So we visited the lovely, but sadly overcrowded, Majorelle Gardens on our last day. This was where the late YSL and his partner developed a garden (which they rescued from potential oblivion) and a foundation to help local kids. In summary it is a homage to cactus, blue and yellow and has the best gift shop ever. Last time I visited about 15 years ago it was much quieter – seems the secret’s out.
Majorelle Gardens, Marrakech
And now for the doors – I’ve seen so many on our travels and they are symbolic as well as varied, interesting and diverse. So many places we saw in Morocco were behind doors that gave you no clue as to what was behind them – so there was always a “down the rabbit hole” feeling whenever you went through one. As a finale, rather than focussing on what was behind the doors I thought I’d celebrate the doors themselves. Below are some of my favourites from the sublime and complex to the simple yet nonetheless mesmerizing. Enjoy.
Selection of intricate doors from around the country
Some simple and battered doors – still lovely though
Next stop – cheeky couple of days in Madrid
Marrakech is yet another city full of tiny doors that hide so much from the public eye – whether it is a shop with three floors resembling an Aladdin’s cave or the many riads in the old medina. It is not the done thing to show off what you have – hence the unobtrusive exteriors hiding the sumptuous interiors. It certainly creates an element of surprise. Ours, like most roads, has a large roof deck where breakfast is served gazing over the rooftops of Marrakech as the muezzin calls people to prayer.
My Fenec (desert fox) suite at Riad La Sultana
A walk around the four interconnected houses that make up Riad La Sultana
You are never short of a shopping opportunity in the old souk
Marrakech looking its best in Spring time.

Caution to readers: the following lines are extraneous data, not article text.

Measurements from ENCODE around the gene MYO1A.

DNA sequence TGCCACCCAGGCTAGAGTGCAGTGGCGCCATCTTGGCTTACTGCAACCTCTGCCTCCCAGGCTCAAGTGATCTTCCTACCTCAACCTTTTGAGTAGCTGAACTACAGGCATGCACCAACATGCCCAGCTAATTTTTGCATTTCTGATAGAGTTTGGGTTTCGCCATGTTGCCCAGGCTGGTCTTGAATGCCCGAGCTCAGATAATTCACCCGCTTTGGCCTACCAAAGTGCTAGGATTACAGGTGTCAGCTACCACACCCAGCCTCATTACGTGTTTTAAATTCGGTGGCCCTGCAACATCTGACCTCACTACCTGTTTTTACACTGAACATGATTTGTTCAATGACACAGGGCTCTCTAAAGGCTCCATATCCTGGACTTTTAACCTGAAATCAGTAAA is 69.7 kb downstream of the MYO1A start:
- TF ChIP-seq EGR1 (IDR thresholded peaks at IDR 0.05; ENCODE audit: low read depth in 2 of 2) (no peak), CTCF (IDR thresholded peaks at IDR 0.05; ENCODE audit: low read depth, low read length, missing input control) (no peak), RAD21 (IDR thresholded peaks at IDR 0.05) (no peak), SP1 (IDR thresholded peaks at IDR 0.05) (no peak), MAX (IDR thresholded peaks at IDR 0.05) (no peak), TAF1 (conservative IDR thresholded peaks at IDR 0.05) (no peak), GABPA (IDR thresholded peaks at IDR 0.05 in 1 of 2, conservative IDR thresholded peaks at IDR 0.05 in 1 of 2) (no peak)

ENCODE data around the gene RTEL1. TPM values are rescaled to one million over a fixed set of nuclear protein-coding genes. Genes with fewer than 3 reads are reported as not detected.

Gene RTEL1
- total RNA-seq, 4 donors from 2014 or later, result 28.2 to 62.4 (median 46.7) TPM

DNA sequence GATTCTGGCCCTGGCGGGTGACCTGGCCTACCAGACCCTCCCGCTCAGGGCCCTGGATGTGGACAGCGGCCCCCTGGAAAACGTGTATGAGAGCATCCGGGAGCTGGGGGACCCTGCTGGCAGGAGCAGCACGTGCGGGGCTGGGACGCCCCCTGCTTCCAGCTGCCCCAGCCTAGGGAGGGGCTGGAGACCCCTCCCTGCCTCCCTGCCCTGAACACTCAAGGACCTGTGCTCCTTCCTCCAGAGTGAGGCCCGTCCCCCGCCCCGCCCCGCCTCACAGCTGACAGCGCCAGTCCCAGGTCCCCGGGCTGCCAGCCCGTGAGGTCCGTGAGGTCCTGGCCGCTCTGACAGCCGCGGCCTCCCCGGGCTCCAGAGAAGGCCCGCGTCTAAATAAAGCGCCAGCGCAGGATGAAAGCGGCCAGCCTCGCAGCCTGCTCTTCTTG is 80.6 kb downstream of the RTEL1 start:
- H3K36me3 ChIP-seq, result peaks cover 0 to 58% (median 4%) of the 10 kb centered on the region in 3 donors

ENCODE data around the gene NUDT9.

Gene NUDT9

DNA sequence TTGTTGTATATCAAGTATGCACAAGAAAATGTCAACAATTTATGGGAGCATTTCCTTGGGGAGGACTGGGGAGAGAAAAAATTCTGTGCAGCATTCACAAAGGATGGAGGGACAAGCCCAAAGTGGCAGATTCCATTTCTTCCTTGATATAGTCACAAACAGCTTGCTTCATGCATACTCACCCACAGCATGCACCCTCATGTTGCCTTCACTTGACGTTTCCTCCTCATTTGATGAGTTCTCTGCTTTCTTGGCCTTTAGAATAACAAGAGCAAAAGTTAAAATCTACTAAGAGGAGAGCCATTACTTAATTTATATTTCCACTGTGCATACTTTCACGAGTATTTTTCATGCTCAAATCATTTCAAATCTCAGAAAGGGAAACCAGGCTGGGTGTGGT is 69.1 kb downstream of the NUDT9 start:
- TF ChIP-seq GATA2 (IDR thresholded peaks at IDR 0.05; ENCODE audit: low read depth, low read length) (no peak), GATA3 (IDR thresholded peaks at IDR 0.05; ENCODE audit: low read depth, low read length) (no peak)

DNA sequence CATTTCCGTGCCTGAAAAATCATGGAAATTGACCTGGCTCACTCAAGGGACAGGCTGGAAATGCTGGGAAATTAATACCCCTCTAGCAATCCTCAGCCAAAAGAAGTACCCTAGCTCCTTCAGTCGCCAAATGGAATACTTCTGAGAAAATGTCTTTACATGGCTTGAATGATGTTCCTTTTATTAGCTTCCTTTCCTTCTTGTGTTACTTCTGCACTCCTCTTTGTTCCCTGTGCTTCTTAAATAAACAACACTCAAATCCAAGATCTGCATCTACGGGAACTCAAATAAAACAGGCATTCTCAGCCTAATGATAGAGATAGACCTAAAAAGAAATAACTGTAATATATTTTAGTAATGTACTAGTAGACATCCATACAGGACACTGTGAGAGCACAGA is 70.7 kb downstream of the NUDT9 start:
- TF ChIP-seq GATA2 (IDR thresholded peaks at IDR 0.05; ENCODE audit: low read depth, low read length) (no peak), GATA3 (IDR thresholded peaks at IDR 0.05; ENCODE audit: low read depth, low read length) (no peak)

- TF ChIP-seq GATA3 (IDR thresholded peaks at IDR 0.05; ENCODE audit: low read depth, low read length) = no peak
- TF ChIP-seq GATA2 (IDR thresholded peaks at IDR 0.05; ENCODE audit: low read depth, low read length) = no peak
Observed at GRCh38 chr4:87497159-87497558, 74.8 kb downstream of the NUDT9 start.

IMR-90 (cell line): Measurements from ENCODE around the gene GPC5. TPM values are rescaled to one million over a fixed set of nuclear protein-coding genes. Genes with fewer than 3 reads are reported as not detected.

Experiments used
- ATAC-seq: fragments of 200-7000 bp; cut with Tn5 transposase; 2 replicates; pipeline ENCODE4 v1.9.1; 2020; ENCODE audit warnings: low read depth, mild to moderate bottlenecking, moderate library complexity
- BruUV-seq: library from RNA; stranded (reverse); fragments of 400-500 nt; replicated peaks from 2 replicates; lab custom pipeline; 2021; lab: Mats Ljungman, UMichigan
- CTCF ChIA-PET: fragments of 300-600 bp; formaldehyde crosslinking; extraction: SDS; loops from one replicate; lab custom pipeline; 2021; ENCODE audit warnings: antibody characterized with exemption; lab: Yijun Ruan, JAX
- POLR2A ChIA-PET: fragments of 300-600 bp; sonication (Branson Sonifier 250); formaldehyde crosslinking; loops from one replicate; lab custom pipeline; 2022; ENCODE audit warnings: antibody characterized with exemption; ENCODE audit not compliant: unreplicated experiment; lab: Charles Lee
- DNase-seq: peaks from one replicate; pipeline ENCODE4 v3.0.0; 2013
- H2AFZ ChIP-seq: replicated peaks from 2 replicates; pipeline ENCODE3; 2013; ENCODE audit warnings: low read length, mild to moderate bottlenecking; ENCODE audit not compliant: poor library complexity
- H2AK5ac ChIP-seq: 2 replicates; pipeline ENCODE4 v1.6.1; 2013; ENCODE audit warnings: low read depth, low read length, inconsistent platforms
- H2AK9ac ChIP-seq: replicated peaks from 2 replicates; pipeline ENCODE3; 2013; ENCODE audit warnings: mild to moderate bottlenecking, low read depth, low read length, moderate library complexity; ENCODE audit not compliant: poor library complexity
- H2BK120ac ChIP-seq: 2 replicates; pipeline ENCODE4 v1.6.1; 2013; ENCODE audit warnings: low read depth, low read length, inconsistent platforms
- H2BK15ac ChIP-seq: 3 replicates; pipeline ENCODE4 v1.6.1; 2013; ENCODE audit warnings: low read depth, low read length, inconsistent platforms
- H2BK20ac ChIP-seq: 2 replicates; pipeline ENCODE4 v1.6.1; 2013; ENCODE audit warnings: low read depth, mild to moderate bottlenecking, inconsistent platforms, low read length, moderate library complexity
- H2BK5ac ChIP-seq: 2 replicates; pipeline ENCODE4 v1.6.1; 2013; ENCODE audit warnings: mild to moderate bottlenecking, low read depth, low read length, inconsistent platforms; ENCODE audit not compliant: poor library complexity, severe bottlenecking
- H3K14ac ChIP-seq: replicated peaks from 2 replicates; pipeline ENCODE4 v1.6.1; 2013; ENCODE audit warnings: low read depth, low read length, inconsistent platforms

The quieter parts of Marrakech including the madrassa and mosque and the jacaranda trees
First visit to the souk – slippers, dyers, locks and lights
Want to find something? Visit the souk. Everything from locks to slippers.
You can even find many varieties of cacti – including a few fake ones (!) at La Mamounia Gardens.
Cacti at La Mamounia
A couple of days at the seaside in Essaouira including a Jewish shrine and synagogue and cemetery; a walk around the small medina and Harbour and some more strolling around the food market. Restful place but becoming a bit touristy.
Olives, veggies, sweets and much much more. Food at the medina in Essaouira is a serious business
The old town in Essaouira and our trusty guide Hassan
The Haim Pinto Jewish shrine and cemetery dating back over 500 years and the synagogue in the old town
Finally we had a day of rest and there is nowhere nicer to relax than in a fantasy riad nestled into the mountains. The Riad Bab Ourika fit the bill very nicely and apart from a short lesson in making a lamb terrine we did very little except read, snooze and enjoy this lovely building and its very large gardens. bliss!
At the end of our short sojourn into the mountains we headed to Essaouira via some goats in trees – yes really – see proof below. A uniquely Moroccan experience and I like the fact they are prepared to share trees.
Next stop Essaouira on the coast.
The Riad Bab Ourika, Atlas Mountains
The grounds and views from the Bab Ourika Riad
Hungry goats do indeed climb trees. But only in Morocco and only Argania trees.
After surviving the desert sand storm, the road trip continues through Ouarzazate where we saw “Moroccowood” where everything from Lawrence of Arabia to Gladiator was filmed. And now we are spending a couple of nights of “chill time” on the top of a hill at a gorgeous Riad in the Atlas Mountains in Bab Ourika.
Souss Massa Draa and Skoura
Ouarzazate and Al Halim
We are now in central Morocco – an area less visited than the other parts of the country. In Rissani we saw the museums and many locally made Berber carpets of all kinds (and of course I succumbed to a kilim:)
Then we headed to our desert encampment. The tents were somewhat more comfortable than the traditional Berbers use and included en-suite bathrooms! What we didn’t expect was a major sandstorm which started as we travelled up the dunes at sunset on our sturdy camels. The speed with which the wind – and therefore the sand – whips up is quite scary. Visibility can vanish very fast. It wasn’t something we thought we’d experience but it certainly gives a bit of an understanding of how hard living in the desert must be.
Carpets, museums and a desert rose (made naturally from sand)
Our desert camp and the warm welcome on arrival. T at top of sand dune imitating a T!
No doubt that without camels in the desert you are “stuffed”. We need a few more lessons in tying headscarves but not bad effort and avoided sand in mouth – mostly.